8-Grid Chain Quilt

These chain blocks are super-simple to make, and when you put them all together into a quilt – they truly exemplify a chain quilt.  I chose two different 8-grid chain blocks for this quilt.

8-Grid Chain Block:

8-Grid Chain Variation Block:

8-Grid Chain Quilt:

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    Irish Chain

    I would be remiss in adding the Irish Chain block to this week’s chain quilts, as my paternal Grandfather was 100% Irish. I have seen this quilt made with a variety of fabric colors, but none are as striking to me as a two-toned quilt.  I love me some Irish Chain quilts!

    Irish Chain block:

    Irish Chain quilt on-point:

    Have a potato with a side of potatoes and enjoy quilting this beautifully understated Irish Chain quilt!

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      Chain Quilts

      It is no secret that I love traditional quilt blocks.  All of the old blocks, especially, just make me giddy with glee.  I especially like “chain” blocks – those that are one thing as a block and take on a whole new look once they are pieced together in a quilt top.  This week, I want to focus on some quilt ideas for those chain blocks.

      Here’s the first one I came up with:

      And here is a mock-up of a finished quilt top with this as the only block in it:

      SO many variations and interpretations when you look at the finished quilt.  THIS is the type of quilt I would love to leave as a quilted legacy to someone!

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        Oh Say Does That Star Spangled Banner Yet Wave

        I am not sure why people say “Happy Memorial Day”, are you?  It is a national holiday to remember those who serve(d) and/or died for our country.  The sacrifices that a person makes to put their lives on hold to be in the service are huge.  I dislike hearing “Taps”, but I love it at the same time because it has a long-standing tradition – but the finality of it is deafening.  I have been to far too many funerals that were conducted with a 21-gun salute and that bugle reverently playing the song I will always remember as being the final leg of a life’s journey.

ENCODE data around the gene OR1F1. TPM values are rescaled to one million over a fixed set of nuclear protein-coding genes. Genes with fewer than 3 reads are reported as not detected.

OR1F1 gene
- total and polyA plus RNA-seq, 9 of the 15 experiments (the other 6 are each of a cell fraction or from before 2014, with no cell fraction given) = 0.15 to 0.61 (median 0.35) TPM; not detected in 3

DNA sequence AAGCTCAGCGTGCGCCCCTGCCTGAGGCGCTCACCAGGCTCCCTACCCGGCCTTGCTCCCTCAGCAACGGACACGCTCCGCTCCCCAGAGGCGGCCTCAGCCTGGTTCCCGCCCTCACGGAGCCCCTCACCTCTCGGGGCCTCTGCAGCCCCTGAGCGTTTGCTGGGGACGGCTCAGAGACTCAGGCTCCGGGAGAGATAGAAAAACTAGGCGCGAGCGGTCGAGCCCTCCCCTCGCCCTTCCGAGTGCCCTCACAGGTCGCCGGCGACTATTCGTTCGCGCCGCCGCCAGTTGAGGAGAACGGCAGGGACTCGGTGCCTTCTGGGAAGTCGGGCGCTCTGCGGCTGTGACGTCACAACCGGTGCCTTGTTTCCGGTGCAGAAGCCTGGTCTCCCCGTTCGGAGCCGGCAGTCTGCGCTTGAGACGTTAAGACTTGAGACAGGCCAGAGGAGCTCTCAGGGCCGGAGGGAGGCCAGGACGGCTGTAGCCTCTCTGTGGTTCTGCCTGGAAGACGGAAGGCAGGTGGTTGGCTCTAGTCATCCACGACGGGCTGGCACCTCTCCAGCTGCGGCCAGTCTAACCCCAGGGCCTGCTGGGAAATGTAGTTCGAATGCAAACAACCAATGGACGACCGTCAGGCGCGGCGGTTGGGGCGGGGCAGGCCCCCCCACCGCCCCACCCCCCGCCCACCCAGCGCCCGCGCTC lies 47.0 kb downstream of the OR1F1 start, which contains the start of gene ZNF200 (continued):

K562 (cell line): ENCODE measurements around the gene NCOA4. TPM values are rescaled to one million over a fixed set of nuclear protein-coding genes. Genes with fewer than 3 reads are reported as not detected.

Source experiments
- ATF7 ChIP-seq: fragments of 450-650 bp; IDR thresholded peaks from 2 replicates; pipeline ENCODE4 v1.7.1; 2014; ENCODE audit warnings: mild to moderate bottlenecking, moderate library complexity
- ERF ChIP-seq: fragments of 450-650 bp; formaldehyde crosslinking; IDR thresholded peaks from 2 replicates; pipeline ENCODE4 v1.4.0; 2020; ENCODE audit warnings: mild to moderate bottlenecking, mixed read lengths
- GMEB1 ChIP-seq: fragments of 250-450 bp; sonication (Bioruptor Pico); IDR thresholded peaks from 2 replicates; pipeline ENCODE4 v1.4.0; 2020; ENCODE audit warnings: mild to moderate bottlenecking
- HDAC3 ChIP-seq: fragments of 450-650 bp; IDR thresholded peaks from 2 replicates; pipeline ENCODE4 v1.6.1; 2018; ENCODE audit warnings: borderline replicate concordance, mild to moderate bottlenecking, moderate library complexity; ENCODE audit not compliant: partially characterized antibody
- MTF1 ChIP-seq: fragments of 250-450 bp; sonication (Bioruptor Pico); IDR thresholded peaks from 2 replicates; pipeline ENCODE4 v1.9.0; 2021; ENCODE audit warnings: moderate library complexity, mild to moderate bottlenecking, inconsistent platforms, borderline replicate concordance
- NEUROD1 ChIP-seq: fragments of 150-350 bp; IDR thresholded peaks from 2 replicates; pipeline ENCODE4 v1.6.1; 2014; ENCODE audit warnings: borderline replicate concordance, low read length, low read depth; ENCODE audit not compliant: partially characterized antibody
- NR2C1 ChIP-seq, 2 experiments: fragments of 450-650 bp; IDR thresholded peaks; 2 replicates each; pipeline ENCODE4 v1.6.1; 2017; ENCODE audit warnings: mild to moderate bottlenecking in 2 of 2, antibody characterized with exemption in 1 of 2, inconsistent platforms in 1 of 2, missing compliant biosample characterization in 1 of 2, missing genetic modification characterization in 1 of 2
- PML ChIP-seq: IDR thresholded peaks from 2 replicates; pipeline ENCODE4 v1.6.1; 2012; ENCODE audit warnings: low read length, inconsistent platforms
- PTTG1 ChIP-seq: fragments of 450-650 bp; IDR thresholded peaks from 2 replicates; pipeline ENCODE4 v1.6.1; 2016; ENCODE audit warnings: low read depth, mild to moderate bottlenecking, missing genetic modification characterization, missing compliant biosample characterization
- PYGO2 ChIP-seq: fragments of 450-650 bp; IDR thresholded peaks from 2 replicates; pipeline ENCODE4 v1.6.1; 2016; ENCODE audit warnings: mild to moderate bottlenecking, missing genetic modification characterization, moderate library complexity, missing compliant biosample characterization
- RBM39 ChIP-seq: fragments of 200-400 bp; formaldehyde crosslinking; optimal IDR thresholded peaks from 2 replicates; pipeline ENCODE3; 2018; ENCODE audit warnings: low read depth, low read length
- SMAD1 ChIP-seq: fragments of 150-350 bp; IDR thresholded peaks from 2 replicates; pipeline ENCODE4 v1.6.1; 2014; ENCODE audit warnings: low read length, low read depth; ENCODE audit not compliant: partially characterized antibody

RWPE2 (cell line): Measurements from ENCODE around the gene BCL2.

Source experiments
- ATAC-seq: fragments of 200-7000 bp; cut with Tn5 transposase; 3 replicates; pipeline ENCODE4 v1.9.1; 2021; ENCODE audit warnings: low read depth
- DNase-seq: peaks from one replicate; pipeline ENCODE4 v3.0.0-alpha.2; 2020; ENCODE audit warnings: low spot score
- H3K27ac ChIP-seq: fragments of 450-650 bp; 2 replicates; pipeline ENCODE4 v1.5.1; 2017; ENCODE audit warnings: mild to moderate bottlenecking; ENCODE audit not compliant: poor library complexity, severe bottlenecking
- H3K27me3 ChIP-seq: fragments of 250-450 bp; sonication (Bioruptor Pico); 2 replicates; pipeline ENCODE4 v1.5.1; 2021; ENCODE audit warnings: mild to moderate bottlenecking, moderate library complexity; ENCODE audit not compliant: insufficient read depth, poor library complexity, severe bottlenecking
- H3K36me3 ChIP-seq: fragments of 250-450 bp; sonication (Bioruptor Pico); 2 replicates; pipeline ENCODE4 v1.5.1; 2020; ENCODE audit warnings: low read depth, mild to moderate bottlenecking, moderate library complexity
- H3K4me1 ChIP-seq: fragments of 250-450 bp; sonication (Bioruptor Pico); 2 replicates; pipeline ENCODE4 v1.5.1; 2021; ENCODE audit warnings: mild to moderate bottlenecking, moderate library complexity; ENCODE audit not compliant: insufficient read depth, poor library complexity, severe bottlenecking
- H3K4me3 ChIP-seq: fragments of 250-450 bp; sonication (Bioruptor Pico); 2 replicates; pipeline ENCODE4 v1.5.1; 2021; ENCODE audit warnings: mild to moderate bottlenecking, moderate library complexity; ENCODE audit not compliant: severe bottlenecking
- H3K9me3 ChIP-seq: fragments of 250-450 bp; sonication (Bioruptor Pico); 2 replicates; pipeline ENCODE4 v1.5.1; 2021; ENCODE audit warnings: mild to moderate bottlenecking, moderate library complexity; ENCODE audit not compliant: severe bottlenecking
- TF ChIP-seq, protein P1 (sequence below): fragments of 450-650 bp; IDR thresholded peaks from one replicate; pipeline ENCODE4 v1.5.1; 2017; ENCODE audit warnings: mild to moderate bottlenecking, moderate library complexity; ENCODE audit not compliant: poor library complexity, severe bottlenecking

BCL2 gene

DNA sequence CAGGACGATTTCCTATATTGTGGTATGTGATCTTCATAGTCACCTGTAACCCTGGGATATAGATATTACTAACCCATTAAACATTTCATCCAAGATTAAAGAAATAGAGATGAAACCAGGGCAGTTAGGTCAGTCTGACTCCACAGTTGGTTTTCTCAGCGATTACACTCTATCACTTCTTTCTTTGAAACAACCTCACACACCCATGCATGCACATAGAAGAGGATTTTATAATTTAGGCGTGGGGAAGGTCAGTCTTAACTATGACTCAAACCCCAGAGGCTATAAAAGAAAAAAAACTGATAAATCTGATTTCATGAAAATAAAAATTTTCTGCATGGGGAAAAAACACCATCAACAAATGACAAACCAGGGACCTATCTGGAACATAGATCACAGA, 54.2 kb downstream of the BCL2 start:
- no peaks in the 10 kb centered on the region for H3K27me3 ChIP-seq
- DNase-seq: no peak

My brother has the flag that was presented to my sister-in-law from my brother Mike’s funeral.  Our sister has the flag that was presented to our mom at our dad’s funeral.  Neither were killed in the line of duty, but they were remembered for their service to our nation when they passed away.  God be with all men and women who are currently serving in our military. 

        And God’s peace be with those whose last thread of a life is a flag folded in a wooden triangle frame.

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          Memorial Day Weekend – A Time to Remember

          Memorial Day is a time to remember all who have fallen in war times.  To honor the American Veteran’s who have died for our country.  It is a time to remember that peace is fleeting, that there are men and women who have fought and died for us.  This weekend of rememberance started in the south as people honored their Confederate heros, and it became a national holiday by the 20th century.

          I do not recall stories further back than my own parent’s immediate families for service to our country.  I know my dad was in the Navy in the late 1950s.

          I think most of both my parent’s brothers were in one branch of the service or another, though there are a few who did not serve our country in the same manner. 

          Although many folks use the Memorial Day Weekend to start their summer, we have not ever done that.  We, as a family of Scouts, choose to take the time to start our holiday weekend off by honoring those who have served our country by placing American flags at the graves of Veterans in our local cemetery:

          I can honestly say, this is one of the most special times of the year for our family.  My kids’ lives have been enriched because of this community service project.  They have enhanced their love of history through learning about the different branches of the service and what years (war or not) folks have served in and they have grown up knowing that just because it’s considered a holiday weekend by most – in our house it is a weekend of honoring those who have served our country and have passed away.

          This is my last year of being the Girl Scout leader in our community, but it will not be the last year of helping provide this service.  My husband’s Boy Scout troop will take over the community service project but our family will be involved in it as long as we can possibly do it.  We may have a zillion other places to be during the rest of the weekend, but we will not let the holiday weekend start without remembering who died after offering their lives in our nation’s military.

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